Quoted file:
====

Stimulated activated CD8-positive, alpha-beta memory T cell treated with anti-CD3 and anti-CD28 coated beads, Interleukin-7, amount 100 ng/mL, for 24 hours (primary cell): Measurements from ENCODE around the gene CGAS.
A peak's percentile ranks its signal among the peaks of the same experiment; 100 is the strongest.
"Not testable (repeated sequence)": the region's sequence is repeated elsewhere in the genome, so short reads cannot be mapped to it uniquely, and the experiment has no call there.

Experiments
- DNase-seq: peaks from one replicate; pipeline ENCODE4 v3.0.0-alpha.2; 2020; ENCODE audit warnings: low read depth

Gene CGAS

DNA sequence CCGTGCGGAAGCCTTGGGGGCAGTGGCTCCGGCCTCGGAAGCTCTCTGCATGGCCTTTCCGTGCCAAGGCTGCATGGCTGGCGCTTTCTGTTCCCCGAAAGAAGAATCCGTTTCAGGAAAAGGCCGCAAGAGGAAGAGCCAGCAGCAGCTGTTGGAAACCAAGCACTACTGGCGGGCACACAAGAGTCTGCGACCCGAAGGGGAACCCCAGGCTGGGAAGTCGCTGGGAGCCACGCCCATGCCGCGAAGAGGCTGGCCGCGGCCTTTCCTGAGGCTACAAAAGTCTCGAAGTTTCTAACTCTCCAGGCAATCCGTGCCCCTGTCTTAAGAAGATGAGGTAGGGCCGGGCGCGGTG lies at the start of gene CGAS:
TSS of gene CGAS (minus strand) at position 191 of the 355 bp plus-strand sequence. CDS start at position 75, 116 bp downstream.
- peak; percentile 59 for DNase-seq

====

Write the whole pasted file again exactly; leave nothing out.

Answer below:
Stimulated activated CD8-positive, alpha-beta memory T cell treated with anti-CD3 and anti-CD28 coated beads, Interleukin-7, amount 100 ng/mL, for 24 hours (primary cell): Measurements from ENCODE around the gene CGAS.
A peak's percentile ranks its signal among the peaks of the same experiment; 100 is the strongest.
"Not testable (repeated sequence)": the region's sequence is repeated elsewhere in the genome, so short reads cannot be mapped to it uniquely, and the experiment has no call there.

Experiments
- DNase-seq: peaks from one replicate; pipeline ENCODE4 v3.0.0-alpha.2; 2020; ENCODE audit warnings: low read depth

Gene CGAS

DNA sequence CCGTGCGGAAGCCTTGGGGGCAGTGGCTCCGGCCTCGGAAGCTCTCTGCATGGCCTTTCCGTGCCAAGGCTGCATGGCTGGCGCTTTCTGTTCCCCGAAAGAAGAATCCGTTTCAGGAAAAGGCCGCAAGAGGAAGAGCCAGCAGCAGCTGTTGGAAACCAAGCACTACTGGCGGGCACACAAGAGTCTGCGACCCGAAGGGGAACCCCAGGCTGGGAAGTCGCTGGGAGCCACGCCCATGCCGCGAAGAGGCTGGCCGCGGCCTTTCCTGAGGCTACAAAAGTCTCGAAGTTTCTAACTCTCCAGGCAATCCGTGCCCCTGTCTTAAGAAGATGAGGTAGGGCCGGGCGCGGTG lies at the start of gene CGAS:
TSS of gene CGAS (minus strand) at position 191 of the 355 bp plus-strand sequence. CDS start at position 75, 116 bp downstream.
- peak; percentile 59 for DNase-seq